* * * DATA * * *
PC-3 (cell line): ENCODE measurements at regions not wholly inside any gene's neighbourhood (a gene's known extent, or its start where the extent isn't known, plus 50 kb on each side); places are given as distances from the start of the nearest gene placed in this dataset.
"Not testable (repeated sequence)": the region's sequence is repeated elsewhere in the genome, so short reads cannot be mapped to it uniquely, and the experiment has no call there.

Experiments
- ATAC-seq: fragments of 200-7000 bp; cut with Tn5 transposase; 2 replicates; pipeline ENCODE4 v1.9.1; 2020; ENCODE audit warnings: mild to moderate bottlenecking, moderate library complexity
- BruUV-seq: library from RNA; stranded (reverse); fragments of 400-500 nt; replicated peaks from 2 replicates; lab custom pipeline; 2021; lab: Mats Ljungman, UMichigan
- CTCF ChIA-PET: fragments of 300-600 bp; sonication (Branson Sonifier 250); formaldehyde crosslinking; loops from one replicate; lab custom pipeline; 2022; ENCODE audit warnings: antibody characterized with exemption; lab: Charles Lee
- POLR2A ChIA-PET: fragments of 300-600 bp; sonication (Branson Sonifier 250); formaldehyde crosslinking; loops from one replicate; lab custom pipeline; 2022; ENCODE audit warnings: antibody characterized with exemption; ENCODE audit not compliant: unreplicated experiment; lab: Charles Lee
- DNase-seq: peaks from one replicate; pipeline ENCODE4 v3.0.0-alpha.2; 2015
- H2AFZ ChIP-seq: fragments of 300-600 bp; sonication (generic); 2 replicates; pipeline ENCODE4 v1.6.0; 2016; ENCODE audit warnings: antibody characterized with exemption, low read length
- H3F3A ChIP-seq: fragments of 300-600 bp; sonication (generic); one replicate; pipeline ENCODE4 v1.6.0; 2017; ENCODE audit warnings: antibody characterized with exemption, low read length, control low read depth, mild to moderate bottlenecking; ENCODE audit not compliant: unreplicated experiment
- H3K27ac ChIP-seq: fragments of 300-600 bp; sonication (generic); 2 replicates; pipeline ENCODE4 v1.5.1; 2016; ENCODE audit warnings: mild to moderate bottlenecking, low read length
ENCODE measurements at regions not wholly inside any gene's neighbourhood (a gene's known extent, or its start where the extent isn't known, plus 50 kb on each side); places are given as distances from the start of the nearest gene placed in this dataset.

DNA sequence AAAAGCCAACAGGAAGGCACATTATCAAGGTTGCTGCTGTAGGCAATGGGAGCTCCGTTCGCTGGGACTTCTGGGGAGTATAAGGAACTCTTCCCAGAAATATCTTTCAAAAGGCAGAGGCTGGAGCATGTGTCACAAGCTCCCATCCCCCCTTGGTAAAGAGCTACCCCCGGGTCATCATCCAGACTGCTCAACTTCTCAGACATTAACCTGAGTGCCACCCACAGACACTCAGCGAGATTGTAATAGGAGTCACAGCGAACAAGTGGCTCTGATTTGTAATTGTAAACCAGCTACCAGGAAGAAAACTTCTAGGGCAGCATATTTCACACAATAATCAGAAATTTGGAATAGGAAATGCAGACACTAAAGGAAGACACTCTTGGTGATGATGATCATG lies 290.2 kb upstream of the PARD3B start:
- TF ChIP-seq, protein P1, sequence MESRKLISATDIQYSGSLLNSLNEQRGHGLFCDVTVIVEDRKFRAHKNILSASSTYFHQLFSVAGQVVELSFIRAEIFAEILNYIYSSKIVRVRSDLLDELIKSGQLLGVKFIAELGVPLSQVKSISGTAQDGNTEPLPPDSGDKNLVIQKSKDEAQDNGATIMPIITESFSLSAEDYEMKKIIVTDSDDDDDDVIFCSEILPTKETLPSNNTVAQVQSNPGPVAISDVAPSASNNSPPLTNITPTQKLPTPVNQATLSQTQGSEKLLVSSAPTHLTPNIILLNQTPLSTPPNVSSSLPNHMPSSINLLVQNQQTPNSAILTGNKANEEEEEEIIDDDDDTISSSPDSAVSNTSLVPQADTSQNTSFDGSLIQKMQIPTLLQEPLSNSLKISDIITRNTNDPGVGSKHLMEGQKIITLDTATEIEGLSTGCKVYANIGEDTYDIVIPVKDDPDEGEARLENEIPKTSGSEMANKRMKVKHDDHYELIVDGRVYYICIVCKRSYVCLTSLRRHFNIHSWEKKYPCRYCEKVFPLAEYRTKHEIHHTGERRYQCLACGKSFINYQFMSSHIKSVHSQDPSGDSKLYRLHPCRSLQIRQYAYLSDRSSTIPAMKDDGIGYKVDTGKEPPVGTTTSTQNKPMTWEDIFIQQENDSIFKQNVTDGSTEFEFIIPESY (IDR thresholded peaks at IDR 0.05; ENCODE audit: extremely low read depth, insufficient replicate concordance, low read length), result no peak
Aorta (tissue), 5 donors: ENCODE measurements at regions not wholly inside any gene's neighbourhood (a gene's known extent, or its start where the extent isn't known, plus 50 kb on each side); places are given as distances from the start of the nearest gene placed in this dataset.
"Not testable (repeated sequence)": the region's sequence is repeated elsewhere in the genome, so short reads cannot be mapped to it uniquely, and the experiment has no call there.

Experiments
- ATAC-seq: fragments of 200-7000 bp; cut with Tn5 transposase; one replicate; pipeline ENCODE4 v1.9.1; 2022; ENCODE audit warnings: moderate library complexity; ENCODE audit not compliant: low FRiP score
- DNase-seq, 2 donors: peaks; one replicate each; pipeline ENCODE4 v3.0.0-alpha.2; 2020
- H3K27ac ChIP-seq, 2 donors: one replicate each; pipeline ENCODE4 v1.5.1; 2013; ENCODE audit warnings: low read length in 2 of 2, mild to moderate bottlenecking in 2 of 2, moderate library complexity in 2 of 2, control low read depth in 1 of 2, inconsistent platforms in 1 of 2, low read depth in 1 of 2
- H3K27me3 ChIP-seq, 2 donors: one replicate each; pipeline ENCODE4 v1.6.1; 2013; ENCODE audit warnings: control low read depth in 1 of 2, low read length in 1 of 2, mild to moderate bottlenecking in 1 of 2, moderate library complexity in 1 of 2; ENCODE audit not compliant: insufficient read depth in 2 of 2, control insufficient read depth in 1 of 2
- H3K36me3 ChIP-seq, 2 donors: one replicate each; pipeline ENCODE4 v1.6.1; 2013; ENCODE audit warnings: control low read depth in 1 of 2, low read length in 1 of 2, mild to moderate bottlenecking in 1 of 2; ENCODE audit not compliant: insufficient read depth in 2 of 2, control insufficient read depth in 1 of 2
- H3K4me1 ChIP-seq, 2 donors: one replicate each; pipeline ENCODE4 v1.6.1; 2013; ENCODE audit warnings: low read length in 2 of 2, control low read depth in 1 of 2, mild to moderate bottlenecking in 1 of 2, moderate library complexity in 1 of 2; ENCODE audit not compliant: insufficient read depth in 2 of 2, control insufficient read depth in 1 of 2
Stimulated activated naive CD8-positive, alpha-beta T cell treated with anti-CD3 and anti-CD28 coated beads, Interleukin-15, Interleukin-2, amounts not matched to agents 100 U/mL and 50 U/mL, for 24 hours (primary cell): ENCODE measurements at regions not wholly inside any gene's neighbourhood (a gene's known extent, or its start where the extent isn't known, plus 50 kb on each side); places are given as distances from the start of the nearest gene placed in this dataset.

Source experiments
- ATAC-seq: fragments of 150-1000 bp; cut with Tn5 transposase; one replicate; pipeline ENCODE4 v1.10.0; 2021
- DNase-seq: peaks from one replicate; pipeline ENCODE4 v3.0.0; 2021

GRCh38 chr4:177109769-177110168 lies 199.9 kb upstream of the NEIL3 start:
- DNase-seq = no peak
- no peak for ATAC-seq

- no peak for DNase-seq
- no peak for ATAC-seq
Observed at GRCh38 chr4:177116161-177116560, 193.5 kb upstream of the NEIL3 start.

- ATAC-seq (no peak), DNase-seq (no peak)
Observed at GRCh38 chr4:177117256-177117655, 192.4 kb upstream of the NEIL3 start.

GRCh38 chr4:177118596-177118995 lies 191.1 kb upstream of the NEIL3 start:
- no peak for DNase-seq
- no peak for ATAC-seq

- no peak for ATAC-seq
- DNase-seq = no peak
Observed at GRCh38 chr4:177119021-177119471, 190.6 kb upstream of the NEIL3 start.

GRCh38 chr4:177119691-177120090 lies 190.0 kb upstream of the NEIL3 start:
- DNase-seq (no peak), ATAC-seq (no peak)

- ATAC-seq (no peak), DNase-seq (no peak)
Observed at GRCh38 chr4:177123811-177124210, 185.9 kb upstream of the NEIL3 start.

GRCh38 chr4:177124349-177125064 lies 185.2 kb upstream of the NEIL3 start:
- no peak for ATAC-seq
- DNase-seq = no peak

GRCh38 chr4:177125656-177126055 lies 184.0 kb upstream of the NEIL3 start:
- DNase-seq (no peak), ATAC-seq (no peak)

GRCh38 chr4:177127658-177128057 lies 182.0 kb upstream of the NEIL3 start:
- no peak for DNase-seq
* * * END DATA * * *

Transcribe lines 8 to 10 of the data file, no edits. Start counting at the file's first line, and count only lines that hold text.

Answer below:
- DNase-seq: peaks from one replicate; pipeline ENCODE4 v3.0.0-alpha.2; 2015
- H2AFZ ChIP-seq: fragments of 300-600 bp; sonication (generic); 2 replicates; pipeline ENCODE4 v1.6.0; 2016; ENCODE audit warnings: antibody characterized with exemption, low read length
- H3F3A ChIP-seq: fragments of 300-600 bp; sonication (generic); one replicate; pipeline ENCODE4 v1.6.0; 2017; ENCODE audit warnings: antibody characterized with exemption, low read length, control low read depth, mild to moderate bottlenecking; ENCODE audit not compliant: unreplicated experiment